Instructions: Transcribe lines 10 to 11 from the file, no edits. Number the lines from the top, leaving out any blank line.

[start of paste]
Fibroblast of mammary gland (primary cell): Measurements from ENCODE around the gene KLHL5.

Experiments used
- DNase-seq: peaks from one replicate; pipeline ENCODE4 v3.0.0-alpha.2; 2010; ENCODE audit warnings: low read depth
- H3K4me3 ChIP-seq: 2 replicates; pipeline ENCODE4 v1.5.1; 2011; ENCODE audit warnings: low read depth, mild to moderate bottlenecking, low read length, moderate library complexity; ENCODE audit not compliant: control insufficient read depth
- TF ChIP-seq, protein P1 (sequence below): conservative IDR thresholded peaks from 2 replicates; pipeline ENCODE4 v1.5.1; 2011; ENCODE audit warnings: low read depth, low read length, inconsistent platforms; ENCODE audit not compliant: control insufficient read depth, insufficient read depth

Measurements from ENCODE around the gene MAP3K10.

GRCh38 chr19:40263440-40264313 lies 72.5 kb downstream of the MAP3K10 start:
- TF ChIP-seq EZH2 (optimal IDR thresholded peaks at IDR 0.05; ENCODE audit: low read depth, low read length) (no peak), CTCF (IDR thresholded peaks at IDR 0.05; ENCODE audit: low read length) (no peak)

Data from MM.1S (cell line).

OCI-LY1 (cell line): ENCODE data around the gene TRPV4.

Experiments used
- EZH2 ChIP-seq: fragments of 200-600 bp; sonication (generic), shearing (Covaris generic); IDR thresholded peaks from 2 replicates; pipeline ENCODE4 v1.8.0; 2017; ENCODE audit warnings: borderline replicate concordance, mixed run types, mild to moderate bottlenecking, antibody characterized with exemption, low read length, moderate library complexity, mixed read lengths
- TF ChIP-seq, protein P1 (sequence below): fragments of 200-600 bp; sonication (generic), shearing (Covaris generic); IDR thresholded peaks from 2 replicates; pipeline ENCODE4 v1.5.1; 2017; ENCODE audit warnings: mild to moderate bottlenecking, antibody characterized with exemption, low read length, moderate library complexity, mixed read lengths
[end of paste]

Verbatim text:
OCI-LY1 (cell line): ENCODE data around the gene TRPV4.

Experiments used